Posted by: jeb1 | July 1, 2011

OSHA Offers Extended Deadline for Fall Protection Compliance

Through September 15, the regulatory agency is using a carrot and a stick to compel industry cooperation.

By: John Caulfield

The Occupational Safety and Health Administration (OSHA) was scheduled to start enforcing its directive, Compliance Guidance for Residential Construction, on June 16. That guidance includes a provision—CFR 1926.501(b)(13) to be exact—that spells out new guidelines for fall protection on the job site. The NAHB had been strongly urging OSHA to enforce its latest guidance immediately. But in a June 8 letter to the trade group’s assistant vice president, Rob Matuga, OSHA stated its intention to phase in the directive through September 15, in order to give employers a chance to come into compliance and provide their workers with safer job environments.

Last Friday, OSHA spokesperson Kimberly Tucker answered questions from Builder about that decision and how OSHA would monitor jobsite compliance.

Builder: During the phase-in period, OSHA has indicated that its field staff will focus on helping employers come into compliance with the new regulations and directive. How will monitoring of employers’ compliance proceed over the next three months: for example, will OSHA be conducting spot checks of job sites, or will it use some other procedures? And does OSHA have sufficient field staff to be able to monitor the construction?

Tucker: OSHA’s federal inspectors will continue to schedule and conduct our inspections just as we always have. The agency is not planning a special inspection emphasis during the phase-in period. Together with OSHA’s state plan partners, there are approximately 2,500 safety and health inspectors. Approximately half are Federal OSHA personnel and the other half state personnel.

During the three-month enforcement phase-in period, if the employer is in full compliance with the old directive (STD 03-00-001), OSHA will not issue citations, but will instead issue a hazard alert letter informing the employer of the feasible methods they can use to comply with OSHA’s fall protection standard or implement a written fall protection plan. If the employer’s practices do not meet the requirements set in the old directive, OSHA will issue appropriate citations.

If an employer fails to implement the fall protection measures outlined in a hazard alert letter and if during a subsequent inspection of one of the employer’s workplaces OSHA finds violations involving the same hazards, the area office shall issue appropriate citations.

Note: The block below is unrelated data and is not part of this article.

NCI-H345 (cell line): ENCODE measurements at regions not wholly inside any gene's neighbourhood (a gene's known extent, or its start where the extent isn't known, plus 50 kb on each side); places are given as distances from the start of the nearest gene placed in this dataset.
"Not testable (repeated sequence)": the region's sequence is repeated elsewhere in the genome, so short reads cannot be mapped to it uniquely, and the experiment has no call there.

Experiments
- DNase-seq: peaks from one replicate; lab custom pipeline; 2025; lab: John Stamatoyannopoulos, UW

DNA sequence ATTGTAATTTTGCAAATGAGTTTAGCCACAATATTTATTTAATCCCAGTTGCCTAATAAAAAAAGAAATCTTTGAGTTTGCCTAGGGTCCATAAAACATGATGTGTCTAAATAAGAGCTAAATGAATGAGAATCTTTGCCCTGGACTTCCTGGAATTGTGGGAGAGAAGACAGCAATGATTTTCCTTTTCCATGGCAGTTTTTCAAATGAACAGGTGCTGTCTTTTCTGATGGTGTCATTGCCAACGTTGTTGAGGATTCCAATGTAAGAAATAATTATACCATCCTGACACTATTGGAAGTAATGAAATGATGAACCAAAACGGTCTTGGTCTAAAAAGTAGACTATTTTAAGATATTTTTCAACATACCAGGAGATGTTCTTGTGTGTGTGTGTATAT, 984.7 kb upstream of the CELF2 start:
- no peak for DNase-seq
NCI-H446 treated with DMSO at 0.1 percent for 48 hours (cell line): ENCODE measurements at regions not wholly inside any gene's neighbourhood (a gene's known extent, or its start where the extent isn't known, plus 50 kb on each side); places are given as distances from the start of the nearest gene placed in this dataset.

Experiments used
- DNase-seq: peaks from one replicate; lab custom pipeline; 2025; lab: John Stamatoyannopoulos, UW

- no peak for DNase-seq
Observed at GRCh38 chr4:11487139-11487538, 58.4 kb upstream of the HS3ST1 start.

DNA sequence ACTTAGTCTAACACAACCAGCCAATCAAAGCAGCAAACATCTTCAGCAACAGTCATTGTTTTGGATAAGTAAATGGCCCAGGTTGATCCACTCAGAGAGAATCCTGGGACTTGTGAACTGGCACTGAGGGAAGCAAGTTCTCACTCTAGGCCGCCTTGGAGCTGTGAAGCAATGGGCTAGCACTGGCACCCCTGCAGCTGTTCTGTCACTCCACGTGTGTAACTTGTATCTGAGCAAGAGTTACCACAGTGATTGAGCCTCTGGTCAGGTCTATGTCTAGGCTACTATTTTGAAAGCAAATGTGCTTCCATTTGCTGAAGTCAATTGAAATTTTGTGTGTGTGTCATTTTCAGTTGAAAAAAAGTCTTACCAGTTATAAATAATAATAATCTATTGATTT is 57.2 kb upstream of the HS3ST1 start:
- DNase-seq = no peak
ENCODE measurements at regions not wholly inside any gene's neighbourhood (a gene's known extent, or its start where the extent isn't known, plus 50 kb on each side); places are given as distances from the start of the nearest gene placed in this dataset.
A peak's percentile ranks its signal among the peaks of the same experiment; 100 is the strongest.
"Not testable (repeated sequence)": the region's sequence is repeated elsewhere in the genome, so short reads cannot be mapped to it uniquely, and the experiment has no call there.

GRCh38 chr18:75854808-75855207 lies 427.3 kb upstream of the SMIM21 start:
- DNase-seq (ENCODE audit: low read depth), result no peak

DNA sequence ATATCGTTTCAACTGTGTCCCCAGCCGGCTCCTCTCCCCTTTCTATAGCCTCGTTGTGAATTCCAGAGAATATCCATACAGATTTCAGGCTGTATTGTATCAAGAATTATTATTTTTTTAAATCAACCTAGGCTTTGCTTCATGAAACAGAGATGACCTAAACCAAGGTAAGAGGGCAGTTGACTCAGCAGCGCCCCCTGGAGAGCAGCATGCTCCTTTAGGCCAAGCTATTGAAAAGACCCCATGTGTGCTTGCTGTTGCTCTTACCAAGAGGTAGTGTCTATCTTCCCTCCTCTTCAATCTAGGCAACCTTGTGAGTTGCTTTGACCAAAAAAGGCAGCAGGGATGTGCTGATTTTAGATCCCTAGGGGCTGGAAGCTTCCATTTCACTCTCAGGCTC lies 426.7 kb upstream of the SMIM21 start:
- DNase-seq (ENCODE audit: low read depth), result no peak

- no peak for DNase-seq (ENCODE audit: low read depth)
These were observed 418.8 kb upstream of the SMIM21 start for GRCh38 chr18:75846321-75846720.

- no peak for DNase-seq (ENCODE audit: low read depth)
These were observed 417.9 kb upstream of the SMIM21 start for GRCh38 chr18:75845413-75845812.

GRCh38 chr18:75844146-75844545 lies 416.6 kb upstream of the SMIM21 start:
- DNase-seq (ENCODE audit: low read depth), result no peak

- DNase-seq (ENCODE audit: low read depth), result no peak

Why not immediate enforcement?

Assistant Secretary [David] Michaels explained the rationale, stating: “We want to make sure that the residential construction industry has every opportunity to successfully come into compliance with the new directive. I am confident that this phase-in period will provide employers the additional time and flexibility they need to alter their work practices in accordance with the requirements of the new directive.”

Has OSHA compiled any statistics about what percentage of the construction industry is currently out of compliance, and whether noncompliance is more prevalent in residential or commercial construction?

Falls in construction continue to be the leading cause of death in the construction industry.  Each year, OSHA conducts approximately 20,000 construction inspections and, according to our inspection data, five of the 10 most cited standards are related to falls.

The revised rules have come under criticism because they reportedly do not distinguish between different types of falls. Can you comment on this and whether OSHA intends to address and refine the regulations to take into account the different causes of falls?

The various types of fall hazards in residential construction are addressed by the requirements in 1926.501. In addition, there are several standards that address specific types of fall hazards at a residential construction site. Some examples include bricklaying, excavations, formwork, holes, leading edge, wall opening, ladder use, and scaffolding. 

OSHA believes compliance with these requirements adequately addresses fall hazards and there are no plans to revise these regulations.

John Caulfield is senior editor for Builder magazine.


Learn more about markets featured in this article: Washington, DC.

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